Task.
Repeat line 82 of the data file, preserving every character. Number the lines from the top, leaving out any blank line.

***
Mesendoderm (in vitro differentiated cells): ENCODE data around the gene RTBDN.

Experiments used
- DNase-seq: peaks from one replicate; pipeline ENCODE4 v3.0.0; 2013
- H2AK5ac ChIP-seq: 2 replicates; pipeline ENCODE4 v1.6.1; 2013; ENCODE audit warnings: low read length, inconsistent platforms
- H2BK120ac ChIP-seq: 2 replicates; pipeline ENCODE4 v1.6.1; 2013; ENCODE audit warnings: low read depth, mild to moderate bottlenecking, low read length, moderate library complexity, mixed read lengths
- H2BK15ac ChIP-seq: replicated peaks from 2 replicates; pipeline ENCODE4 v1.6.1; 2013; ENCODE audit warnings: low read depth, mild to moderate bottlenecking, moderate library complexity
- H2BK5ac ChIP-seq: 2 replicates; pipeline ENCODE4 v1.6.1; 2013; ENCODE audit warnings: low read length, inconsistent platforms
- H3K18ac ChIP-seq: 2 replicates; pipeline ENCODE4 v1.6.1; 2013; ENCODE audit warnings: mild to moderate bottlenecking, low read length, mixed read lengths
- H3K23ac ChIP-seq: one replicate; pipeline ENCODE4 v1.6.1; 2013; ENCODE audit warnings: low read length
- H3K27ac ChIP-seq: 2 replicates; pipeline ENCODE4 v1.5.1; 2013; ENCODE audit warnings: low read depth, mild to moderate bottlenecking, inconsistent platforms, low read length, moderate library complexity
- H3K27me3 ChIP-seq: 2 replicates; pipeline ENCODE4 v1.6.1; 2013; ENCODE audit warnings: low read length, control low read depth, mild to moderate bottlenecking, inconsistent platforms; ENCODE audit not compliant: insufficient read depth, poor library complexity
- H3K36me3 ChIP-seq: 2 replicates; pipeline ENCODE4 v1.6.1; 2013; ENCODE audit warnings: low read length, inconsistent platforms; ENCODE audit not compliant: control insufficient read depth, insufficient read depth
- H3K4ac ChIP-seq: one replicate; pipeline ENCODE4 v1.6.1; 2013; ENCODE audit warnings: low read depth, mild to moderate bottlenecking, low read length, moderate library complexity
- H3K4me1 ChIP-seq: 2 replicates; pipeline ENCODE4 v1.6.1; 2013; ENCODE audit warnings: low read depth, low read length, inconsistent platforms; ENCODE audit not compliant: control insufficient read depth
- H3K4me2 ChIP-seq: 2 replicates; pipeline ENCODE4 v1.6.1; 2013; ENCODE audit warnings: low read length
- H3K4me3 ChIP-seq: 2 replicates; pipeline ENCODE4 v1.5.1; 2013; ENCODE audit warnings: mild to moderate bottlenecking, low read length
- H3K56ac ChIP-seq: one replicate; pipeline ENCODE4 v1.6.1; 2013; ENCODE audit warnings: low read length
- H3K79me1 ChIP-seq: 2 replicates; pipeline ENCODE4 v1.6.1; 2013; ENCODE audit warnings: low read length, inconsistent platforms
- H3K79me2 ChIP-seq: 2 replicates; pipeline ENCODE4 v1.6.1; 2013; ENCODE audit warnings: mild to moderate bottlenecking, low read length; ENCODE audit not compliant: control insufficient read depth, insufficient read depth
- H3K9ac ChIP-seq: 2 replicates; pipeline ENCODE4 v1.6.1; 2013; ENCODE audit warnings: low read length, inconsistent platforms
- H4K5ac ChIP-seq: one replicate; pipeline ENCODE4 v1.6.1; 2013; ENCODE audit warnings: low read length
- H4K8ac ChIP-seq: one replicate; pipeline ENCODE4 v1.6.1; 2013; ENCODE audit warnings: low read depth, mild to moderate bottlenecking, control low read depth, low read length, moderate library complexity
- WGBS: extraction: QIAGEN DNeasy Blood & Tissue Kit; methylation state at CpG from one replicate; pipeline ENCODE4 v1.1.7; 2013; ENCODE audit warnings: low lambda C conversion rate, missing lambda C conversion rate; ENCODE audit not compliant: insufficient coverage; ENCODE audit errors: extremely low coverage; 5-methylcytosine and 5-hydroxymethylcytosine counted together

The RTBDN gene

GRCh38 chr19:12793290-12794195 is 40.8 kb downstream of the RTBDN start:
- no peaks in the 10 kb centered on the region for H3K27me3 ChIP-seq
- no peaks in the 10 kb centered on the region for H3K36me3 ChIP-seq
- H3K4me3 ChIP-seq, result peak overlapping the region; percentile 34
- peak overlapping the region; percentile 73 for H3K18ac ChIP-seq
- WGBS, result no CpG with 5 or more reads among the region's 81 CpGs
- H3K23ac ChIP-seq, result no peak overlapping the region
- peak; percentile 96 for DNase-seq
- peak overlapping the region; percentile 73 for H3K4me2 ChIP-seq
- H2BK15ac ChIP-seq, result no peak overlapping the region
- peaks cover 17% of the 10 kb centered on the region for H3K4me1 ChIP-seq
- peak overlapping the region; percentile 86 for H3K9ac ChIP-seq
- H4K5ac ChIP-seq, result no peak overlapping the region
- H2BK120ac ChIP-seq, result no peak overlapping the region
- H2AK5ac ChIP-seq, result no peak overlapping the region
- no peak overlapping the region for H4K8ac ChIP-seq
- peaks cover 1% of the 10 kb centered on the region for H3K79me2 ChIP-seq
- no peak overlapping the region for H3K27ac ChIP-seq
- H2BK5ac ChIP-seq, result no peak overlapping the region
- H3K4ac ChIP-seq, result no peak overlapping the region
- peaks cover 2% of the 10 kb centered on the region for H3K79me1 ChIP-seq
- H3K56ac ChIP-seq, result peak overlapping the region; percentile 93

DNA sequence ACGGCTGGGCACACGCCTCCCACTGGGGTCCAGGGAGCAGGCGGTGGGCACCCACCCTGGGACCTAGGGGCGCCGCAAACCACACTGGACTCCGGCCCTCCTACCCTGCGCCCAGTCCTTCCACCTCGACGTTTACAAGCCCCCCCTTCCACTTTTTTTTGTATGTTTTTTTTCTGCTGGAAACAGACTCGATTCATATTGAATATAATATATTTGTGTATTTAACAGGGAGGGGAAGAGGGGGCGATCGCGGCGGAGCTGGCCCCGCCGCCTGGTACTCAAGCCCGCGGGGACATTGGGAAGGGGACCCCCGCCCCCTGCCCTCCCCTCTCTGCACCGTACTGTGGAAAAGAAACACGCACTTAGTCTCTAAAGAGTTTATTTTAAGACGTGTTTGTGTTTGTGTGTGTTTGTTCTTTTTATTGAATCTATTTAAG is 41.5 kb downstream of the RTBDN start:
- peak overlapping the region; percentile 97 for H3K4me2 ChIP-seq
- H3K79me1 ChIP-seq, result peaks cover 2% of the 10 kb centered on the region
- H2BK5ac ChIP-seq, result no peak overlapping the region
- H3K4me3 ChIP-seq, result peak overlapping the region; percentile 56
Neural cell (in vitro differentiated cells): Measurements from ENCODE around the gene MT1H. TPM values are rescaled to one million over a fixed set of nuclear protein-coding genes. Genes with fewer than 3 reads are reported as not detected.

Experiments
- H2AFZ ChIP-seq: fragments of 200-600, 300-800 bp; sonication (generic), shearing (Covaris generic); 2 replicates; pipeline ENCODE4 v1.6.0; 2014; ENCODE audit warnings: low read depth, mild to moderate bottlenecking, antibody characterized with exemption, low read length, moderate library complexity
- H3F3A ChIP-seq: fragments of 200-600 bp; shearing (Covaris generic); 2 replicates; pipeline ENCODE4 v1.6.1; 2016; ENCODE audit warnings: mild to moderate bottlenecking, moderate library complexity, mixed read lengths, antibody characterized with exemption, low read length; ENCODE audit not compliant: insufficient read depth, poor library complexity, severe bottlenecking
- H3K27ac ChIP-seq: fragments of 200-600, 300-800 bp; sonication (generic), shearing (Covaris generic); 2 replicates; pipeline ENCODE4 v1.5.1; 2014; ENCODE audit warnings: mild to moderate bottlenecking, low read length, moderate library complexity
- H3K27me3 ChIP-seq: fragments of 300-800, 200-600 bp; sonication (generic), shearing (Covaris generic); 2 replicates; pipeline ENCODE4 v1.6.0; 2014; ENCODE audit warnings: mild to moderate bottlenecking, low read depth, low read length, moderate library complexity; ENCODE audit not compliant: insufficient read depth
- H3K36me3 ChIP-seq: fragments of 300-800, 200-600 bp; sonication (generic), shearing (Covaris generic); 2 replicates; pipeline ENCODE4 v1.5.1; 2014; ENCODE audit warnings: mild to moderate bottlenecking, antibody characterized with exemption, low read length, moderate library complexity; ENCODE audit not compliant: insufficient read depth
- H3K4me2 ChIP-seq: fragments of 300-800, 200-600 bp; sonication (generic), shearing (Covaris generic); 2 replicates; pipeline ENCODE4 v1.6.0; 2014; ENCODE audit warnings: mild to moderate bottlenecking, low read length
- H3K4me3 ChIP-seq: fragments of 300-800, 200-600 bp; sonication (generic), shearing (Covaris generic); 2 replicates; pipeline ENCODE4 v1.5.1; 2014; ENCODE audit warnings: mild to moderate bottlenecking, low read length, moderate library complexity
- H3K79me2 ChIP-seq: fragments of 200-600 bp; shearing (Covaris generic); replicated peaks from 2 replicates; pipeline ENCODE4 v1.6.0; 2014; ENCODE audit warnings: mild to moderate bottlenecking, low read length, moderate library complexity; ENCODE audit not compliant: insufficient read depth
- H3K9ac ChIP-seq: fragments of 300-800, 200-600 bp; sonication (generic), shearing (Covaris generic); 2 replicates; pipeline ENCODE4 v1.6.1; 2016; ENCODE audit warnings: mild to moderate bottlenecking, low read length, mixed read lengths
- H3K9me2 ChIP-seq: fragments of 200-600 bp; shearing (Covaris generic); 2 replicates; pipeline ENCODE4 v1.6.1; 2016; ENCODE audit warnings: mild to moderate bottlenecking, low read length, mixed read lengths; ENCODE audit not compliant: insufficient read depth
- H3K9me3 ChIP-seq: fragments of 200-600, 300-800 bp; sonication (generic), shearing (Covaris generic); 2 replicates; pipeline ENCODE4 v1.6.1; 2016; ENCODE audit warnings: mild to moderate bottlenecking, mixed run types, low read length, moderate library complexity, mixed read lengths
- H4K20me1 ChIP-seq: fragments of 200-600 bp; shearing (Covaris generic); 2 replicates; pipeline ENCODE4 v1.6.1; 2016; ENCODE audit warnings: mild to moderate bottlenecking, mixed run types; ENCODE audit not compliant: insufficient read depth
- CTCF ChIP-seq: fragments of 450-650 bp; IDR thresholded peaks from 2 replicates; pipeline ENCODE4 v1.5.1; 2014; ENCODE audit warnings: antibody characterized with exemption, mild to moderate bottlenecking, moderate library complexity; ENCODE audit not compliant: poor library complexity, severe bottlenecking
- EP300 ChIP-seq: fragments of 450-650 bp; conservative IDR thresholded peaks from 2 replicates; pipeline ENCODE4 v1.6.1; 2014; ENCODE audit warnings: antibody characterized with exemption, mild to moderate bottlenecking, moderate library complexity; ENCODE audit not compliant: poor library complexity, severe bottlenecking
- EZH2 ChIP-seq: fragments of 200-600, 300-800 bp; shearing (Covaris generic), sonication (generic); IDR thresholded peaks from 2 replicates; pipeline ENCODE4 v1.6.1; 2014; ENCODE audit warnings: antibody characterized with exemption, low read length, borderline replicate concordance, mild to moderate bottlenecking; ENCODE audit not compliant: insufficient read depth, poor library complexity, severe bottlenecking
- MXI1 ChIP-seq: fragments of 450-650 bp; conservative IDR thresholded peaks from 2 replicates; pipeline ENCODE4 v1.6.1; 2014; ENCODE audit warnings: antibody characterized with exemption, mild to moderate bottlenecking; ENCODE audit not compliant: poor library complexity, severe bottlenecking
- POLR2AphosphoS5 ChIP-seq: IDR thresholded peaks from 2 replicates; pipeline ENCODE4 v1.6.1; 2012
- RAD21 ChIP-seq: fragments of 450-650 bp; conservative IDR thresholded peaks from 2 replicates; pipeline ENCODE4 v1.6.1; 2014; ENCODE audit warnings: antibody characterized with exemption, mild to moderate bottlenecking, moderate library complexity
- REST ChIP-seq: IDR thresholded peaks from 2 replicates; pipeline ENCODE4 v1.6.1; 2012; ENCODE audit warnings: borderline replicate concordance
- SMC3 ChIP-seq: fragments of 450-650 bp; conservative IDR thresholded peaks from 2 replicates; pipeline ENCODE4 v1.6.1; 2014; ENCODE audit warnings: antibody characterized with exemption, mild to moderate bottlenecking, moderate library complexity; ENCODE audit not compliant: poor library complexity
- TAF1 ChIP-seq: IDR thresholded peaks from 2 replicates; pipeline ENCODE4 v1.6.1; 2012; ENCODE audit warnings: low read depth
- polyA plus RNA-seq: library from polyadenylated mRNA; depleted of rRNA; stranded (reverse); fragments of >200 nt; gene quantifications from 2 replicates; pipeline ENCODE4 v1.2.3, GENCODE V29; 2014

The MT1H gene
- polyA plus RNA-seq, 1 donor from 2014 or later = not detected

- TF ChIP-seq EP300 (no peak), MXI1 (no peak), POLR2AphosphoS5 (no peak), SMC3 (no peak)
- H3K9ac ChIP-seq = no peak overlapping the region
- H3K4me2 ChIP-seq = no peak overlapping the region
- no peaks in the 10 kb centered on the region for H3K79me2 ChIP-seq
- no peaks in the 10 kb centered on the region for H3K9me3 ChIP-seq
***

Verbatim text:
- no peaks in the 10 kb centered on the region for H3K9me3 ChIP-seq